The most unorthodox branch of the American Legion, the United States’s organization of war veterans, is ‘China Post One, Shanghai – Soldiers of Fortune in Exile’. Founded in 1919, it originally met in the American Club in Shanghai until war and revolution chased it out. Today it is the only American Legion post in exile and nominally headquartered in a Communist country. The membership roster, made up of adventurers, mercenaries, CIA-paramilitary types, spooks, old China hands, and a curious mélange of pilots, includes legendary figures from the Far East.
Some years ago I attended a China Post reunion at the invitation of several of the pilots. Among them were men who had flown supplies for Chiang Kai-shek’s troops in China, others who had resupplied the French at Dien Bien Phu, and a couple who had been shot down by the Vietnamese. There were pilots who had flown spy planes over Soviet Russia, mercenary aviators who had worked for the CIA, and USAF officers who had undertaken covert missions over Laos. A hundred or so paunchy, polyester-clad Asia hands spent a nostalgic weekend together remembering old times and consuming prodigious amounts of booze.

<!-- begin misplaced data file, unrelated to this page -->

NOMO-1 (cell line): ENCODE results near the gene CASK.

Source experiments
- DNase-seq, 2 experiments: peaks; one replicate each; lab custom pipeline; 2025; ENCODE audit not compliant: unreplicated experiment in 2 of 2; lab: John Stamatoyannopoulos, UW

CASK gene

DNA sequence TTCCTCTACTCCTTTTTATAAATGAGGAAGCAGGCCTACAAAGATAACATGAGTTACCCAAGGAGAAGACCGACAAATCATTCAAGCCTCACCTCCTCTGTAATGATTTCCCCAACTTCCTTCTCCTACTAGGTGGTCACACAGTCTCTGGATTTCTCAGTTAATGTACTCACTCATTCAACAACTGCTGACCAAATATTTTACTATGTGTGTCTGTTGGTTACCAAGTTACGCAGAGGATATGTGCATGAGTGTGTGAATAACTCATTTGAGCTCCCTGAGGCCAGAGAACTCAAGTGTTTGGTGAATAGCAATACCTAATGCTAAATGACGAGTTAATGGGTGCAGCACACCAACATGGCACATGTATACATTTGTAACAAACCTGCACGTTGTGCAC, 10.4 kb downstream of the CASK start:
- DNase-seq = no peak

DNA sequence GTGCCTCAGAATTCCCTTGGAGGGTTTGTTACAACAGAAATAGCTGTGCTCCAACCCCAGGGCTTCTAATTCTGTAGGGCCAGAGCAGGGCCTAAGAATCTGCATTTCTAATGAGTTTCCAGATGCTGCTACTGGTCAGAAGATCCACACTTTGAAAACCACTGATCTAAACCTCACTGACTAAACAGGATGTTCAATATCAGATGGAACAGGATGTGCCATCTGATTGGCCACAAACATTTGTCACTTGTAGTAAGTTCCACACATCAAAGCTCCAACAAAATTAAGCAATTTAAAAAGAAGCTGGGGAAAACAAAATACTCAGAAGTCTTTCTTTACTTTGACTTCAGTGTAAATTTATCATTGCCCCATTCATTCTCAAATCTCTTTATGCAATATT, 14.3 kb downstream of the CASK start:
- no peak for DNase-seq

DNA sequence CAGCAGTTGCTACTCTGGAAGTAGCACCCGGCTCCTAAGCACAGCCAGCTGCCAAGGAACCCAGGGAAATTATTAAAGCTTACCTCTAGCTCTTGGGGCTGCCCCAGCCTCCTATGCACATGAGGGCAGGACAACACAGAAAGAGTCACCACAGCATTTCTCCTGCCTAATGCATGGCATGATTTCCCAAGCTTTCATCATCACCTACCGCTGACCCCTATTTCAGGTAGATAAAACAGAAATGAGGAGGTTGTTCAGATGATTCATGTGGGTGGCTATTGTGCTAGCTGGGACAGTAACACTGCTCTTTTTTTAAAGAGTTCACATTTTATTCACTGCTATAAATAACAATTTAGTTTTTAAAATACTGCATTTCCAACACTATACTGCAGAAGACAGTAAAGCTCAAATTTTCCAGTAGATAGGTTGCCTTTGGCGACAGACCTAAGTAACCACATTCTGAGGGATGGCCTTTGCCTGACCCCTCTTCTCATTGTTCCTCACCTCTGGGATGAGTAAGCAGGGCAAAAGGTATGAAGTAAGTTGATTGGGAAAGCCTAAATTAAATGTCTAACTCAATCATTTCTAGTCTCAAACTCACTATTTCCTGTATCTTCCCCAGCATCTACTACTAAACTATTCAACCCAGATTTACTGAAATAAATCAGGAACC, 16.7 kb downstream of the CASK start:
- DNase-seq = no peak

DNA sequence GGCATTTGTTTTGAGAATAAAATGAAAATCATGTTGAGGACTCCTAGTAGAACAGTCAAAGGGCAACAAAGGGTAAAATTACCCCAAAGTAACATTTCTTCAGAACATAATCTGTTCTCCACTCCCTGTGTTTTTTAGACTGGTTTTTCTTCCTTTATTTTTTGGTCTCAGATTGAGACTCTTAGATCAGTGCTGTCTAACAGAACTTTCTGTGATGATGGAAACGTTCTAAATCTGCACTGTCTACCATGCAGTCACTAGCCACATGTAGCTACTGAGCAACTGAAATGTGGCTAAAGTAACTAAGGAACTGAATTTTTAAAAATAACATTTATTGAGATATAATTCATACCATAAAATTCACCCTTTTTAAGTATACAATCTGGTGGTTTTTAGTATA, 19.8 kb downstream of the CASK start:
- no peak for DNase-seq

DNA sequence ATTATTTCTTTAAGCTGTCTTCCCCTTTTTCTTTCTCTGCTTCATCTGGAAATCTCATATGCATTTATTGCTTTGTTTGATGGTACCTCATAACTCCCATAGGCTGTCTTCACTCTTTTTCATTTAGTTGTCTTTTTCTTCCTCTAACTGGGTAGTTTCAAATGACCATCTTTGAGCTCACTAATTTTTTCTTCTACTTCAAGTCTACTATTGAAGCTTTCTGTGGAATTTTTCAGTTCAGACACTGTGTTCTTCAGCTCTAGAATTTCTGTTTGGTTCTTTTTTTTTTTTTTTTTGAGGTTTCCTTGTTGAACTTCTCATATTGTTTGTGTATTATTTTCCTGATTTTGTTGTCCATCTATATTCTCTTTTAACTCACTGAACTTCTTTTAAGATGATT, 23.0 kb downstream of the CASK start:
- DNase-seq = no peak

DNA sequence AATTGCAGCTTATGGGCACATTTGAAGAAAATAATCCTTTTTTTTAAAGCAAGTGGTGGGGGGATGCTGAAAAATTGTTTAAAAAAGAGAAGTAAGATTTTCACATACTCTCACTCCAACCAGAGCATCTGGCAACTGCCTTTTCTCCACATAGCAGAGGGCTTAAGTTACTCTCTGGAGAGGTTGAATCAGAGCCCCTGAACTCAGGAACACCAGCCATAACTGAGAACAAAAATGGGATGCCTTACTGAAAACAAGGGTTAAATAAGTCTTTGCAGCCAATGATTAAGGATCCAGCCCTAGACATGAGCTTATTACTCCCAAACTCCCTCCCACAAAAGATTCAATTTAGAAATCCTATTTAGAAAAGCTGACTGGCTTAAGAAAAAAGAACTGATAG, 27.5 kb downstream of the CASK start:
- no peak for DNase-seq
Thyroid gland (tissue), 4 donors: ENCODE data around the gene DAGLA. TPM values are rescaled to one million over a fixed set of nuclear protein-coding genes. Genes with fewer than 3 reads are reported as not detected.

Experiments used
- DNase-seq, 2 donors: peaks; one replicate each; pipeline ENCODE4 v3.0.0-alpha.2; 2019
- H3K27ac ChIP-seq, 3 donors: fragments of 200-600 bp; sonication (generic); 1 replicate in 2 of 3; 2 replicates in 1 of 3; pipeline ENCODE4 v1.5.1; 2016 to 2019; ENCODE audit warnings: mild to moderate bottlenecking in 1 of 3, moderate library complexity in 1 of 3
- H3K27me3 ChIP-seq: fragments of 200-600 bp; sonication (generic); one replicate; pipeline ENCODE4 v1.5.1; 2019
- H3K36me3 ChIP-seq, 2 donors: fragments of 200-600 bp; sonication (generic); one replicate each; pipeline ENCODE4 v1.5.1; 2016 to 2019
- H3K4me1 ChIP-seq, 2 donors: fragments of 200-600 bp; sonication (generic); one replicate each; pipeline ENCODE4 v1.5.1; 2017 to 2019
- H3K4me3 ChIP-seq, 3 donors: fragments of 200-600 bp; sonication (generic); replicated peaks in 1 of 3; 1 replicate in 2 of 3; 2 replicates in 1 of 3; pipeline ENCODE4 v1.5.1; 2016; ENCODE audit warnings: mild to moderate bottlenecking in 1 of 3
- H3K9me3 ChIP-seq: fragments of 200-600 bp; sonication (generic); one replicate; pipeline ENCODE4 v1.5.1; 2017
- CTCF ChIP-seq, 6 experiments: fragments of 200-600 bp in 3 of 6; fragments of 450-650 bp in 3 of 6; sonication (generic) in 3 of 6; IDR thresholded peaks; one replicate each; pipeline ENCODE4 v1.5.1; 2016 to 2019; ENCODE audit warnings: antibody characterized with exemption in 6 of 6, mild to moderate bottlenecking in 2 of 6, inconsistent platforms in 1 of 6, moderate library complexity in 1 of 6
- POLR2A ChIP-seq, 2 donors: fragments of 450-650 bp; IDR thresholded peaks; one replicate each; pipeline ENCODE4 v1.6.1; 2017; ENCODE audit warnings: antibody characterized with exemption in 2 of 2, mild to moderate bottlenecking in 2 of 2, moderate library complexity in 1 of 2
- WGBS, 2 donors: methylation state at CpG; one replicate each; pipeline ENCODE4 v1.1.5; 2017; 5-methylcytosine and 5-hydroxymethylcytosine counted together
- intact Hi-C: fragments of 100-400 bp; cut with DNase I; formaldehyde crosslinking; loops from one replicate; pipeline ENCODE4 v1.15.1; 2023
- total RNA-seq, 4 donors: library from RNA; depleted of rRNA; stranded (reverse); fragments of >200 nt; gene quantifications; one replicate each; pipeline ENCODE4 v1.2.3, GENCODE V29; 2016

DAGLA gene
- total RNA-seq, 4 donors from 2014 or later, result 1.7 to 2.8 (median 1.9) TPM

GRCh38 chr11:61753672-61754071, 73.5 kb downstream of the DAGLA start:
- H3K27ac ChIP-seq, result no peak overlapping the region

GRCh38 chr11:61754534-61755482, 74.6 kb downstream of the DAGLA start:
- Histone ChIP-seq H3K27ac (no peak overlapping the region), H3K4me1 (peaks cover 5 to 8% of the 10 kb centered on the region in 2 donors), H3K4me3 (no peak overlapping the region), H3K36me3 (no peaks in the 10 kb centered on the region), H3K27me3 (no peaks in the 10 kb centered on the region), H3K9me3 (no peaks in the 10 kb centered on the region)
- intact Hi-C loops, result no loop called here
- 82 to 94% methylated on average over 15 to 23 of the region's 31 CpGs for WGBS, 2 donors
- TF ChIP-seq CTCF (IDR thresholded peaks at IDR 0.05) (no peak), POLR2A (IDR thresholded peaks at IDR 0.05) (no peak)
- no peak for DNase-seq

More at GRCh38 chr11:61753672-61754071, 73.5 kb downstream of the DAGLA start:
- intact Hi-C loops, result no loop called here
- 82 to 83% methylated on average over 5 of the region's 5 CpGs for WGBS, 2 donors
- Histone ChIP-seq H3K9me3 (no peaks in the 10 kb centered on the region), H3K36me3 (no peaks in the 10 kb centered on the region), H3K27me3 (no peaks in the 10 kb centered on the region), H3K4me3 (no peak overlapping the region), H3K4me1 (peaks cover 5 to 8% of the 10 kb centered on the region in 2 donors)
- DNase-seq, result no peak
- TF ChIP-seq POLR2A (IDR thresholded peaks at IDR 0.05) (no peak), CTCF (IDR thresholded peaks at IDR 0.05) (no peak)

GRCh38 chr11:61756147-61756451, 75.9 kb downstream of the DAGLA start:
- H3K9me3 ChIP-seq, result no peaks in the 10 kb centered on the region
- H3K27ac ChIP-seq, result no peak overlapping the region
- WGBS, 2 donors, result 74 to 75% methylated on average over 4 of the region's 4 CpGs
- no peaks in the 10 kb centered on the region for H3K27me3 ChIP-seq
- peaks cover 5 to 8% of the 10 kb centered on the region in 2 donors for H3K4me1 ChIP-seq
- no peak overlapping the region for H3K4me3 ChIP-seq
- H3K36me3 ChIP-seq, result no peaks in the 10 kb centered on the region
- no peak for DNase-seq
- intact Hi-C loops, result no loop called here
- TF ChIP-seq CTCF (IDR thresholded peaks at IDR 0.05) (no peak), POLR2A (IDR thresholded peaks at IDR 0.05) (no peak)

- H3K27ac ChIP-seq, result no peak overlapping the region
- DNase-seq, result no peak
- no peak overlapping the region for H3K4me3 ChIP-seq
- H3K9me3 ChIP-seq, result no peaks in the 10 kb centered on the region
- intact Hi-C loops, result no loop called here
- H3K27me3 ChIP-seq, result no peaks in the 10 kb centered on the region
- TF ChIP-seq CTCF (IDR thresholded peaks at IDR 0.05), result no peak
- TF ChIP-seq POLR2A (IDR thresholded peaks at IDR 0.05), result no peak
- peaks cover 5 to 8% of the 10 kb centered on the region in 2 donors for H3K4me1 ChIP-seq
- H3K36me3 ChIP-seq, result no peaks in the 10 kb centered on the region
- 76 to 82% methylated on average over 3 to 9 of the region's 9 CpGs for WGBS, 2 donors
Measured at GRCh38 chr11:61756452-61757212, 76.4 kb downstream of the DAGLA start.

Although literature was not high on the weekend’s agenda, I made a point of asking the pilots to name their favourite book on flying. Again and again, almost without exception, they cited Wind, Sand and Stars (1939) by Antoine de St-Exupéry. Their choice seemed unlikely. These hard-headed men of action had opted for a book that is dreamy and poetic at heart, almost hippy in its philosophy. But then I looked around me and realized that, despite their bravado, I was among incurable romantics.
St-Exupéry writes about flying in the days when aviation was a dangerous and glorious adventure. His descriptions of flight are unequalled and capture its dream-like quality along with its drama. He believed its danger conferred transcendent powers that brought men face to face with themselves
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